In the final analysis, if we manage to call these actions what they truly are, we are showing that we recognize our own problems and can take the steps needed to prevent such atrocities from happening. Hatred knows no borders or religion, and so to should our understanding that when it drives people past the brink of madness, their actions all carry the vile mark of terrorism.


François Fillon Spreads His Wings

During his five-year term, President Nicolas Sarkozy grabbed headlines for both his controversial policies and his polarizing persona. In the stoic and often-bland world of French politics, Sarkozy was not merely an anomaly – he was an outlier. In many ways, his defeat in 2012 by the uncharismatic François Hollande – who made his “normal” demeanor a key electoral asset – was sown well before he even stepped into the Elysée Palace.

When Nicolas Sarkozy first broke onto the national scene as the ambitious mayor of Neuilly-Sur-Seine, an elegant western suburb of Paris, his style was lauded for its freshness and authenticity. The ebullient Sarkozy shattered the traditional banality of French politicians – contributing to his meteoric rise from mayor to President of the Republic. Despite his considerable charisma and charm, Sarkozy’s personality quickly alienated and polarized not only from the political class, but the electorate as a whole. Many in the French public viewed with disdain his penchant for tailored suits, expensive watches, and lavish vacations. While his supermodel wife solicited admiration from the international press, the sentiment in France was that of a President detached from the realities of every day life.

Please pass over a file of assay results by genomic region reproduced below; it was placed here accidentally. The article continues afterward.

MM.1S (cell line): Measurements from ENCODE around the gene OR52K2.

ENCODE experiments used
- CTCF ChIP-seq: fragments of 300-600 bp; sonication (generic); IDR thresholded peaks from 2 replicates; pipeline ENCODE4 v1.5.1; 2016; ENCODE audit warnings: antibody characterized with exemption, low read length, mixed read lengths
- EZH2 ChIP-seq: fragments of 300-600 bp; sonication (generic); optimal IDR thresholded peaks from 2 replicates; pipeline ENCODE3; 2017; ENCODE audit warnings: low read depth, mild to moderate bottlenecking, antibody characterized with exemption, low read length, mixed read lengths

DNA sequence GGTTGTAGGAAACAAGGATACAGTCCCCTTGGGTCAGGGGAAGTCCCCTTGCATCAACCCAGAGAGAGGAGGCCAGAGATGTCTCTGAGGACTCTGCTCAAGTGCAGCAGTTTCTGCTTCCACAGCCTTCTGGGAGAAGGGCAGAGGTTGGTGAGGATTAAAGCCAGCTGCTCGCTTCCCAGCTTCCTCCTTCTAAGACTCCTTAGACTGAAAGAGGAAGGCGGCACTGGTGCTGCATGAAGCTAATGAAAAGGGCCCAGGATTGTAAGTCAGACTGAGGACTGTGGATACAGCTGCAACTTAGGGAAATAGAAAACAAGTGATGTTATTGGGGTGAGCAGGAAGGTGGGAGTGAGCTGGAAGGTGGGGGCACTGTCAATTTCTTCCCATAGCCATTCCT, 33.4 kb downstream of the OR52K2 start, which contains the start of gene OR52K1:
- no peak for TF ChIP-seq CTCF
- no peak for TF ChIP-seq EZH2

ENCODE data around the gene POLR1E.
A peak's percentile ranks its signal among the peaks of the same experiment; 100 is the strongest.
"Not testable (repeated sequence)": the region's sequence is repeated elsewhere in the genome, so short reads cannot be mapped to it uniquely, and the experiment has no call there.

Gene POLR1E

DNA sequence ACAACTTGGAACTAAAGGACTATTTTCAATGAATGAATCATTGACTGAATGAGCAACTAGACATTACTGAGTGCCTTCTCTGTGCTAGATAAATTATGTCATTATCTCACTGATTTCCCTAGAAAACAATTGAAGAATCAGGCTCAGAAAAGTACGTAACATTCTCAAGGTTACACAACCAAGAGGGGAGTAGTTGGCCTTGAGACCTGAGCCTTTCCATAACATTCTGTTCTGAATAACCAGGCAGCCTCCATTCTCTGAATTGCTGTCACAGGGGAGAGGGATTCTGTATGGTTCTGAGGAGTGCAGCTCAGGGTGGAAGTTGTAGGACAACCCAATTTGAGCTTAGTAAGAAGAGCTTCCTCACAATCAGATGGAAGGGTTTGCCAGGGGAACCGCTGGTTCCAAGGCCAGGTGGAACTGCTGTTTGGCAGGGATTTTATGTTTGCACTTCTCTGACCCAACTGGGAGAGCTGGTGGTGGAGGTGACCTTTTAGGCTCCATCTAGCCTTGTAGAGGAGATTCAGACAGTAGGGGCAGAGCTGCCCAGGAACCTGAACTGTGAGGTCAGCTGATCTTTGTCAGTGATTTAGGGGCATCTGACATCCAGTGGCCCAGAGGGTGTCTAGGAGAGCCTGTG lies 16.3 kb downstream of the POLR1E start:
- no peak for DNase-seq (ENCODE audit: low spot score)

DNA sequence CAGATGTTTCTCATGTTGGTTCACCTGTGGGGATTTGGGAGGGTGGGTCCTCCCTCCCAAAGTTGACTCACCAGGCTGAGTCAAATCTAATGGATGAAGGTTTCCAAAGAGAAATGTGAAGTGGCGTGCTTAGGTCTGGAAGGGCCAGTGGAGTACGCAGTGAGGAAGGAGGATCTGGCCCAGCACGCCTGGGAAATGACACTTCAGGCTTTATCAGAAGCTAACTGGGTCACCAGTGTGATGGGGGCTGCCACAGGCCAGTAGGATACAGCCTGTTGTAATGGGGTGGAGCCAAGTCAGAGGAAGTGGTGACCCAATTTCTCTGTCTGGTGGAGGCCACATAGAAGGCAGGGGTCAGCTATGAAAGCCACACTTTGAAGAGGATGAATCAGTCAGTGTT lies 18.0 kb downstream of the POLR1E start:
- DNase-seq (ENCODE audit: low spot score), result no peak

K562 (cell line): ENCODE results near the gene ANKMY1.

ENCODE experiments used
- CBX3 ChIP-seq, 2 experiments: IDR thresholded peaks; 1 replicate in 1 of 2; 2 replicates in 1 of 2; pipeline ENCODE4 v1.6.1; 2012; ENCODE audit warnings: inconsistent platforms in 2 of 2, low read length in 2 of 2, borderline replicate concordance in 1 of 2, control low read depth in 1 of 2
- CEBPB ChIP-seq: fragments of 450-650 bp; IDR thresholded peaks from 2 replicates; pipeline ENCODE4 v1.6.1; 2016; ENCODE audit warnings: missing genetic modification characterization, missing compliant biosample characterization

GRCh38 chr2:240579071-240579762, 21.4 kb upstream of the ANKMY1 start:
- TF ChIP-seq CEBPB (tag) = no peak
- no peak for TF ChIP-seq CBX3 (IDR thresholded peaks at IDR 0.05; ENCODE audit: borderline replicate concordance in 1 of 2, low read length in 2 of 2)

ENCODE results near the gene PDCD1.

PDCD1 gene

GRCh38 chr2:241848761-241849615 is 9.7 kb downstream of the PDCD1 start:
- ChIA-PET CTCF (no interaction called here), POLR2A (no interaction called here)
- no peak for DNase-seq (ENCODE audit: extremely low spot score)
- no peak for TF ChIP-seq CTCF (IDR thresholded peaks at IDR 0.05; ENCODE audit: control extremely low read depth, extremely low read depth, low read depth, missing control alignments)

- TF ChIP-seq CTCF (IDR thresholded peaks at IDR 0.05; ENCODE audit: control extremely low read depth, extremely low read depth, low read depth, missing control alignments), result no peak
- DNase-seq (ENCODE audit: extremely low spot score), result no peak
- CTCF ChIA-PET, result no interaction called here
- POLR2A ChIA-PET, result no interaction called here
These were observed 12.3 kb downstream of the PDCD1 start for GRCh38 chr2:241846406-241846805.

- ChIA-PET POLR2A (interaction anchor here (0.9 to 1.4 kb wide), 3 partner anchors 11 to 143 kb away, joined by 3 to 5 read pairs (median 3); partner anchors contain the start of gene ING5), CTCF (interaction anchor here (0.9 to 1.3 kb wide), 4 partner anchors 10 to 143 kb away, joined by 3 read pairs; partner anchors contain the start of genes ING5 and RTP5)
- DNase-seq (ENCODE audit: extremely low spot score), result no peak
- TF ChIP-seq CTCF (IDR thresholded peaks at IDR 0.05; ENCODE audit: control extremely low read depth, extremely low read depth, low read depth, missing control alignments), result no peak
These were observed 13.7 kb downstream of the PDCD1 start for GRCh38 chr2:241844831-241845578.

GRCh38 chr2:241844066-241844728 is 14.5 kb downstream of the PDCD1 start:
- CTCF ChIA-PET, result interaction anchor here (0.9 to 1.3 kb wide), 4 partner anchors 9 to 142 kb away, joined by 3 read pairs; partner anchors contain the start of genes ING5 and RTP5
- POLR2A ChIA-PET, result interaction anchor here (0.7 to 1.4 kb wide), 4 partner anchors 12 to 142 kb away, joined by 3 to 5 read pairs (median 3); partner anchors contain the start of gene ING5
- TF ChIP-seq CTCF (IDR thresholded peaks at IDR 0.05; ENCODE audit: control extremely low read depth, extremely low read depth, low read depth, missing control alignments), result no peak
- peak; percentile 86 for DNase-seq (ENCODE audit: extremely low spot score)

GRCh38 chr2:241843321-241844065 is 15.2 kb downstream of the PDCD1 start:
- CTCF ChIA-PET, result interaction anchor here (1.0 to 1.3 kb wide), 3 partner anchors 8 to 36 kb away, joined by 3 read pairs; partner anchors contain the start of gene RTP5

Sarkozy’s character was both his greatest asset and his fatal flaw, yet throughout his five years in power, his mild mannered Prime Minister, François Fillon, tempered his excessive effervescence. While Sarkozy was audacious and ostentatious, Fillon was cautious and reserved. The governing tandem complemented each other beautifully, despite the very public distaste that existed between the two men.

By design, French Prime Ministers are expendable. They carry out the controversial reforms while the President assumes an almost regal position – detached from the violence and controversy of day-to-day politics. When divisive issues are met with resistance from the public or the legislature, Prime Ministers will resign – effectively shielding the Presidency of any criticism. For this reason, Prime Ministers tend to have a relatively short shelf life. Since the inception of the Fifth Republic, there have been 21 Prime Ministers, compared to merely 7 Presidents; a staggering three Prime Ministers per President. In his 3 years in office, François Hollande is already on his second head of government.